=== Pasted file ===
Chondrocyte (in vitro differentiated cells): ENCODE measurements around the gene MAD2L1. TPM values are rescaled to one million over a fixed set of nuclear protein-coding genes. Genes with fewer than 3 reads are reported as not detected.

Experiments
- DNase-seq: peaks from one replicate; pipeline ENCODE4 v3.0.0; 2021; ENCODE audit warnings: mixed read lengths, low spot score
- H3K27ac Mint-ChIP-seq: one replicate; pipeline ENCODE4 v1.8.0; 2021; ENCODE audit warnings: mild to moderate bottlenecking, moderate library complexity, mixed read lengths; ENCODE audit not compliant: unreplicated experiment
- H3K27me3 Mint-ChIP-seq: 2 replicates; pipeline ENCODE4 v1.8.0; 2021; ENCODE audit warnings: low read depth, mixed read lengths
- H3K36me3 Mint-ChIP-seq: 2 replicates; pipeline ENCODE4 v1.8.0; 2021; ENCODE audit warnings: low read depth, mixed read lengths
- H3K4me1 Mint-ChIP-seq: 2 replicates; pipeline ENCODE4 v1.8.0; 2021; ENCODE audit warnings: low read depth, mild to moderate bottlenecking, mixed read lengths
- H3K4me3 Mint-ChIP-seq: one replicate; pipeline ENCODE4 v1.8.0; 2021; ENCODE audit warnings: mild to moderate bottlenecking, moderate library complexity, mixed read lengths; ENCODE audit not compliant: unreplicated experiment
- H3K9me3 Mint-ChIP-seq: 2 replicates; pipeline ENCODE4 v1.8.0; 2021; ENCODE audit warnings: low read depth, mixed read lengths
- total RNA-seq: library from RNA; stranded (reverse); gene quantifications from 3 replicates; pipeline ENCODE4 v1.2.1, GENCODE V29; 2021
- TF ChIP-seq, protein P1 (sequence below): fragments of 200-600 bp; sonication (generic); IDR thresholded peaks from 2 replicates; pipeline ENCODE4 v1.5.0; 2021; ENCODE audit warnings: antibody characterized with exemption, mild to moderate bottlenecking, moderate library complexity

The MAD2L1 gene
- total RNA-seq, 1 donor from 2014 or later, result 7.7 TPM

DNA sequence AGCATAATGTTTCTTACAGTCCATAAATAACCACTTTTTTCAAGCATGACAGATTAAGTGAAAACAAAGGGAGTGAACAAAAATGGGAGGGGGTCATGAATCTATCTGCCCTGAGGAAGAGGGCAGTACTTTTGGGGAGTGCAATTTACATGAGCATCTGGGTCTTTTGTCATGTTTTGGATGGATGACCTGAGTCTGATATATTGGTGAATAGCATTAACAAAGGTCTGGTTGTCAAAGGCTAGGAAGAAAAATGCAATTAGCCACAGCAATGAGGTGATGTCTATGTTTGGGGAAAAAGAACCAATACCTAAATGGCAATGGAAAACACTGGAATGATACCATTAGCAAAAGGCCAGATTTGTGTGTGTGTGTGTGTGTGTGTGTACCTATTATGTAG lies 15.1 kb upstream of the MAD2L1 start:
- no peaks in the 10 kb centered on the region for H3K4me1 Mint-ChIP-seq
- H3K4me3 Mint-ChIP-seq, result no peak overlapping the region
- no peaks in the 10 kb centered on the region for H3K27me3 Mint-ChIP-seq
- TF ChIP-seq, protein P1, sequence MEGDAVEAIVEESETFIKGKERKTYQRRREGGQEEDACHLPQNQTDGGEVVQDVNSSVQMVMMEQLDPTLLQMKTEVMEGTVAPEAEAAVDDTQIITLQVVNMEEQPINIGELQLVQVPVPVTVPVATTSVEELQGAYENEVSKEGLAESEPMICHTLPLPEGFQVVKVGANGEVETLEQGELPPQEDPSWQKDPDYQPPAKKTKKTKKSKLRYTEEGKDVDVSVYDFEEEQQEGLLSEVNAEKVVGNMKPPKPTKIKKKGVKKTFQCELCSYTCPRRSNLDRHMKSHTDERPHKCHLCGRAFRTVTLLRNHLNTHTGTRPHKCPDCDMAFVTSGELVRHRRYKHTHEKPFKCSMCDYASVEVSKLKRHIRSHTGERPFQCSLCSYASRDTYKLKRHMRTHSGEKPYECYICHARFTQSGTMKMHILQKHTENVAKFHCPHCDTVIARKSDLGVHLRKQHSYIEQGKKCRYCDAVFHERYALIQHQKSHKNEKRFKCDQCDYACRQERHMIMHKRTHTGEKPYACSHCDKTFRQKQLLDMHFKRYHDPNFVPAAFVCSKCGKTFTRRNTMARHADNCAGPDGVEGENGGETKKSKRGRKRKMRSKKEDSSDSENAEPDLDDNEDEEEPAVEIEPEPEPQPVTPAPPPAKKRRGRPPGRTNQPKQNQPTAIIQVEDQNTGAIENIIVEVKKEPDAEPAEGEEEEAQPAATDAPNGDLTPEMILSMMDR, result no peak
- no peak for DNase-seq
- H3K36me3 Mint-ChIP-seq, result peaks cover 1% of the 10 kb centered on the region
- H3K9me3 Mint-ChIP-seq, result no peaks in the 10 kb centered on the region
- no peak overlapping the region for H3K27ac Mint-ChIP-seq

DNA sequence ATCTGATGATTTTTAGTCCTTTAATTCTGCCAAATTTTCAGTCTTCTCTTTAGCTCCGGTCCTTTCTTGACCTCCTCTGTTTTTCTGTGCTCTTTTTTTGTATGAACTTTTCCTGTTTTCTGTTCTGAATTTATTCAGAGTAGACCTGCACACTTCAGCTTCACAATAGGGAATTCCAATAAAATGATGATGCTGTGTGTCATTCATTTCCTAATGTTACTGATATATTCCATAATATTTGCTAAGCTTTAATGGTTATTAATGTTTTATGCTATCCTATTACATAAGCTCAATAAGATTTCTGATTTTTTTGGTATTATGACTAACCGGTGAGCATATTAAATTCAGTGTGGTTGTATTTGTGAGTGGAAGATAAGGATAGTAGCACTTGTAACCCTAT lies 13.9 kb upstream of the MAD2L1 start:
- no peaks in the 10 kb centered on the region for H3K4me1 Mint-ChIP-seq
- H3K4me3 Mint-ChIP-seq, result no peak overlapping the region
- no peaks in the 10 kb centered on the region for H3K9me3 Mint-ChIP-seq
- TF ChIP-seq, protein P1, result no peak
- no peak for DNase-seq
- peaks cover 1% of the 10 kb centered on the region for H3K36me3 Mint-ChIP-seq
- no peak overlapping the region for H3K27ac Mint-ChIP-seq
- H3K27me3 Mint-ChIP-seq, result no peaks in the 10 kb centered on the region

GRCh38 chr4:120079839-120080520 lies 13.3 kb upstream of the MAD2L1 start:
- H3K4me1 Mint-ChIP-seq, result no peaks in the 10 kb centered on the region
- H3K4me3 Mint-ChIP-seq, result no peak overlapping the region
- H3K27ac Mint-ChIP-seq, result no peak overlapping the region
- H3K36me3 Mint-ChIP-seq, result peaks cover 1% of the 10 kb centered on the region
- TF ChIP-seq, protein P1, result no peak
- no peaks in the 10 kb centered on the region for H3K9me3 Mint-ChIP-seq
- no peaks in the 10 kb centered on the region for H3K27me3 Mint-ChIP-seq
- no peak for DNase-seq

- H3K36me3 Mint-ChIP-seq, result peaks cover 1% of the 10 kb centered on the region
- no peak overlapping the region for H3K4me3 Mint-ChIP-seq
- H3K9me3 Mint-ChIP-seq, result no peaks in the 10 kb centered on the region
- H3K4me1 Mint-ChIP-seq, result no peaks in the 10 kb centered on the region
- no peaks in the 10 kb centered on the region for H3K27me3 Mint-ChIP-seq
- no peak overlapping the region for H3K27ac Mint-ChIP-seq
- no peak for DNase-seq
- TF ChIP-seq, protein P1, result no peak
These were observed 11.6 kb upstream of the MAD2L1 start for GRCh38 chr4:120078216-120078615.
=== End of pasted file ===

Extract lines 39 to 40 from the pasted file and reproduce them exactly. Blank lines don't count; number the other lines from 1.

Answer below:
- no peaks in the 10 kb centered on the region for H3K27me3 Mint-ChIP-seq
- no peak for DNase-seq